Trust tokens (WICG explainer, web.dev, spec, tutorial) are a new web API (a part of Google's privacy sandbox initiative) that lets the browser determine whether the user can be trusted (ie. not a spammer or similar bad actor), without the browser and the website exchanging private information. Instead, the browser transmits attestations (trust tokens) from issuers (such as Google) which apply whatever invasive tracking they would apply anyway to distinguish humans from spambots, to publishers (such as Wikipedia) with a cryptographic protocol that ensures the issuer and the publisher don’t learn about each other’s identity or the user’s identity on the other one’s website.
Given Wikimedia's deeply disfunctional current antispam system (see T241921: Fix Wikimedia captchas), we should look into this option. While - based on past discussions - there might be some community concerns around pressuring users to opt into invasive tracking by creating a more pleasant registration experience for them if they do, and creating a bias against those who don’t, on the net this still seems like a great replacement for captchas. For users with trust tokens enabled (currently a random 10% of Chrome users, in the future maybe most users) the antispam verification process would be completely invisible; for others we’d fall back to the current captchas.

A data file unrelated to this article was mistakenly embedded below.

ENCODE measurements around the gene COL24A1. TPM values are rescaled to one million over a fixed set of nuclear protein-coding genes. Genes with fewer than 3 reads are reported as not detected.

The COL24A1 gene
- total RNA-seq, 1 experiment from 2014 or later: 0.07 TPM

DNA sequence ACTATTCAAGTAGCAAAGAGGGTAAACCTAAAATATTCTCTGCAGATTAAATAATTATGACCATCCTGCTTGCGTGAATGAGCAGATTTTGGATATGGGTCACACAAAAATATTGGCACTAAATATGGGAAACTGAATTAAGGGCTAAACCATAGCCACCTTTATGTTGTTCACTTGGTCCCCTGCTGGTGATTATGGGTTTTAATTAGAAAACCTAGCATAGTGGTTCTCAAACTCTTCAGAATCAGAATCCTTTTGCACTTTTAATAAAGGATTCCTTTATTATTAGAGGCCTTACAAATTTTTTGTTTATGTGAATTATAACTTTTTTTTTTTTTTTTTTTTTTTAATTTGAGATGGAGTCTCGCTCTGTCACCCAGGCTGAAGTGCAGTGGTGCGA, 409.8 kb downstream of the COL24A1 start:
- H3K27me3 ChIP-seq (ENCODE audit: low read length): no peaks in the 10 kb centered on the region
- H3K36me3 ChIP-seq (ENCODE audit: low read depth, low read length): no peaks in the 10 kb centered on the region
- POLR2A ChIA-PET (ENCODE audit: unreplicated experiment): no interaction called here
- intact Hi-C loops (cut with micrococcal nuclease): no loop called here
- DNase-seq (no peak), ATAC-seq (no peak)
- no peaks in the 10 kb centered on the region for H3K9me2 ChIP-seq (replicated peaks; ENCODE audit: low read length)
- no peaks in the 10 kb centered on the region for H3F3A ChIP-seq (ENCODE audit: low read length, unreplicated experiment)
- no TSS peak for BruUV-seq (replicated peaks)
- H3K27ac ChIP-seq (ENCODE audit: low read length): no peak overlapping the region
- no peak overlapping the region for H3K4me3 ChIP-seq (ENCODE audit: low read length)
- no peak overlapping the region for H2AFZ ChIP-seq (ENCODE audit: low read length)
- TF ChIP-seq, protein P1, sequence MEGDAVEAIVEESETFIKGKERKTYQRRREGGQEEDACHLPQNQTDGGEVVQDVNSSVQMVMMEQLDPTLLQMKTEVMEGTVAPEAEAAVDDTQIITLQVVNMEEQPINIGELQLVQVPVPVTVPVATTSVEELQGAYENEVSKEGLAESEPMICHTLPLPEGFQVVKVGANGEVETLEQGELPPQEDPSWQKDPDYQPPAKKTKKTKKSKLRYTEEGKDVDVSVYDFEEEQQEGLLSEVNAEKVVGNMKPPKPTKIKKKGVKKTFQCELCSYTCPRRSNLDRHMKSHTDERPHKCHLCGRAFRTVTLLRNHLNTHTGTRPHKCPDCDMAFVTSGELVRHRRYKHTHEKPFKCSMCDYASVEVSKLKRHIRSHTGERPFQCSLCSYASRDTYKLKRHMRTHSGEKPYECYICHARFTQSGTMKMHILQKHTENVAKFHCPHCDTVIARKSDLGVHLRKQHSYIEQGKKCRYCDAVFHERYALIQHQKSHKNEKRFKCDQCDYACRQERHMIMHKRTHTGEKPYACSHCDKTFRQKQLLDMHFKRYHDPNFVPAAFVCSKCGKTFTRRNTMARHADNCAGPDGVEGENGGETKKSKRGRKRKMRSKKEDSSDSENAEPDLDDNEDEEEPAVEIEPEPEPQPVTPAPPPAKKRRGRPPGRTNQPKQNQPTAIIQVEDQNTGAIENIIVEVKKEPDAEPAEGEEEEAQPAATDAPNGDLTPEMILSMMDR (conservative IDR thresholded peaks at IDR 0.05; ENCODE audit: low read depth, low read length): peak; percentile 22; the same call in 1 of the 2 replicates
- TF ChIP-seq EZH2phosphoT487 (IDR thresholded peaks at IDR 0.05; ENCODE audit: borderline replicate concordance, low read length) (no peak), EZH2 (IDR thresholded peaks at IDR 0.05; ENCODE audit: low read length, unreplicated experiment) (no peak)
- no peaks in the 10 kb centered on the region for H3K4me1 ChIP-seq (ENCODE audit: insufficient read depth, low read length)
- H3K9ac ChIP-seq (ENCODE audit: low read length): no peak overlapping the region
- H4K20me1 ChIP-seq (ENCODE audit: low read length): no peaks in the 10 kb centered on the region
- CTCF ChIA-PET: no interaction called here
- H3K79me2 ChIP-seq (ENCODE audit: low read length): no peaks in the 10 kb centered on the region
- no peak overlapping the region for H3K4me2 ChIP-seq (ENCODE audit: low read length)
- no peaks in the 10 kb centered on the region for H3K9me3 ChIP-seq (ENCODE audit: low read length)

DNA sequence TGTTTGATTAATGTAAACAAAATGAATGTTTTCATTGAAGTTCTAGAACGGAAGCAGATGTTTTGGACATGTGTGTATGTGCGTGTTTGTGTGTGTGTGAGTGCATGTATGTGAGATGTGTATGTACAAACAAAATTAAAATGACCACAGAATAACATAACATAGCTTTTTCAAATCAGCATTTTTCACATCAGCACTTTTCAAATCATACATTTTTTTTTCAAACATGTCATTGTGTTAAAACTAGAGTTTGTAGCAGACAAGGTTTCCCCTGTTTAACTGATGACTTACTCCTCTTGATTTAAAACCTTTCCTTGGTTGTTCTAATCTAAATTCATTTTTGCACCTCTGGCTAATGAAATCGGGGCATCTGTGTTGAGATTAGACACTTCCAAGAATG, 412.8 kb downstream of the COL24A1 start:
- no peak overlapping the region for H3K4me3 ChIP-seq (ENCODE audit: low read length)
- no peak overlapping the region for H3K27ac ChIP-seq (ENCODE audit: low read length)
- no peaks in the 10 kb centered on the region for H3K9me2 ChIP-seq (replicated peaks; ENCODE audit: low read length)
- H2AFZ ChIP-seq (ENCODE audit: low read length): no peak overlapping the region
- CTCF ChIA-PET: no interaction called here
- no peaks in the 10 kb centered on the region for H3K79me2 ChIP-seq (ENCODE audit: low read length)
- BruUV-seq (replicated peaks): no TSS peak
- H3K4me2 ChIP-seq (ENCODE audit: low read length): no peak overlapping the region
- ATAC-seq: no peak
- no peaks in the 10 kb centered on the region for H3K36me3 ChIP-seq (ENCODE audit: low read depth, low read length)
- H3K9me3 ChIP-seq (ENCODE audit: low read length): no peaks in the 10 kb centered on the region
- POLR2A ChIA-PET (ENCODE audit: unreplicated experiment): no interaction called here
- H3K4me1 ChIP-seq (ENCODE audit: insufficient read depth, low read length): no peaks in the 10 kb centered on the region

Trust tokens are currently supported in Chrome in origin trial mode, with full release expected in May. We should run a controlled experiment to see how well they filter spambots in practice.